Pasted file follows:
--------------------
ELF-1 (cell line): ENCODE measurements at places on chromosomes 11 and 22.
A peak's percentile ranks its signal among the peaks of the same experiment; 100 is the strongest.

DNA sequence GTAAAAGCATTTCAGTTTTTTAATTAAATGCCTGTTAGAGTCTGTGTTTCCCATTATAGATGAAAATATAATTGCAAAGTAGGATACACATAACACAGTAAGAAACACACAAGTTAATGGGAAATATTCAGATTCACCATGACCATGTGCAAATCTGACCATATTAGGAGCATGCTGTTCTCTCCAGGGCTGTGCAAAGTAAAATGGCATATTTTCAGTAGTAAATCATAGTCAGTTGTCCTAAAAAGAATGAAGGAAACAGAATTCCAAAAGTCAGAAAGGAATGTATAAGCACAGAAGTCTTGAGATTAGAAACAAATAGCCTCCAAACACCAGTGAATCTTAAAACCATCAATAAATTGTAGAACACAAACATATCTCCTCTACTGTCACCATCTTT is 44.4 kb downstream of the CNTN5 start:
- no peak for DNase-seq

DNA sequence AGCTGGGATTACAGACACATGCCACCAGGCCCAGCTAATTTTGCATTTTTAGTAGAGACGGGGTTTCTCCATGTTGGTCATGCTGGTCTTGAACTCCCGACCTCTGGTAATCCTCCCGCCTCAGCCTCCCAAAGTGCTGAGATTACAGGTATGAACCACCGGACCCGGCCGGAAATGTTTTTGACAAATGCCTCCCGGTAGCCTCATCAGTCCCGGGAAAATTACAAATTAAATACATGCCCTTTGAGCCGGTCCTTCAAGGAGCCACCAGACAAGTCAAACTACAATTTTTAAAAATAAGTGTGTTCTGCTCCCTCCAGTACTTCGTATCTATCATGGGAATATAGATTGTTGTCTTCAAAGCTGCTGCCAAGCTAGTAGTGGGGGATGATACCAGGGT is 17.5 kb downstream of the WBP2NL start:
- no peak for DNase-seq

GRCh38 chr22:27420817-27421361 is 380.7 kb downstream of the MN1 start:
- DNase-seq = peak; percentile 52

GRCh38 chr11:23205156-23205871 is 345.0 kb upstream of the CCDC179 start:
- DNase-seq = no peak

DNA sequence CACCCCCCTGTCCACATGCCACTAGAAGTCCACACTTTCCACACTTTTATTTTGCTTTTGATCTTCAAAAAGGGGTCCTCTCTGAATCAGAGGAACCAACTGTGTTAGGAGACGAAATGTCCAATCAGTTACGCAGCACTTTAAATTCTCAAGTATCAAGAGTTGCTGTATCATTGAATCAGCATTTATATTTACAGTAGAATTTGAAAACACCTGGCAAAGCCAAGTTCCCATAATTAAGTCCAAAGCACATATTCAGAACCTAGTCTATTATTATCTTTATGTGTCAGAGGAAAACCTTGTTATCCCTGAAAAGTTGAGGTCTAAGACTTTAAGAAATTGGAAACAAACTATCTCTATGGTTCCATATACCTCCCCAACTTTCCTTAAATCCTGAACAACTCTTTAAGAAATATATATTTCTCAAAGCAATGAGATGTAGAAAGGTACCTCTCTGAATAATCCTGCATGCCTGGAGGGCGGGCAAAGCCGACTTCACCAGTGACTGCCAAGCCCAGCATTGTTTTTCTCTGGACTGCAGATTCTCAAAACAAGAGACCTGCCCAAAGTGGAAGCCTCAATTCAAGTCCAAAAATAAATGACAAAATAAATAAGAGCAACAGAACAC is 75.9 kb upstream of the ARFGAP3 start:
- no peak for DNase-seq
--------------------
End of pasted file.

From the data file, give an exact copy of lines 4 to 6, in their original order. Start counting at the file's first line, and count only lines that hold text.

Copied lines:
- no peak for DNase-seq

DNA sequence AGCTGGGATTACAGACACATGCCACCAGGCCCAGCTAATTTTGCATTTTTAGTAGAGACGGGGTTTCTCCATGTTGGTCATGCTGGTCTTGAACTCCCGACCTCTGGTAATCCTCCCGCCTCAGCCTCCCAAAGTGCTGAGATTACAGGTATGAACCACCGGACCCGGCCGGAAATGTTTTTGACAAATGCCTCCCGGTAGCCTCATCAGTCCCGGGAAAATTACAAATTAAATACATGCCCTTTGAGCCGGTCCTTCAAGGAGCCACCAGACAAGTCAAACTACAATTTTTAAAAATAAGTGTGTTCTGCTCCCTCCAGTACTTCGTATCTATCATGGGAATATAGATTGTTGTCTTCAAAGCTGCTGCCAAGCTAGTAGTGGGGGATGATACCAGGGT is 17.5 kb downstream of the WBP2NL start:
- no peak for DNase-seq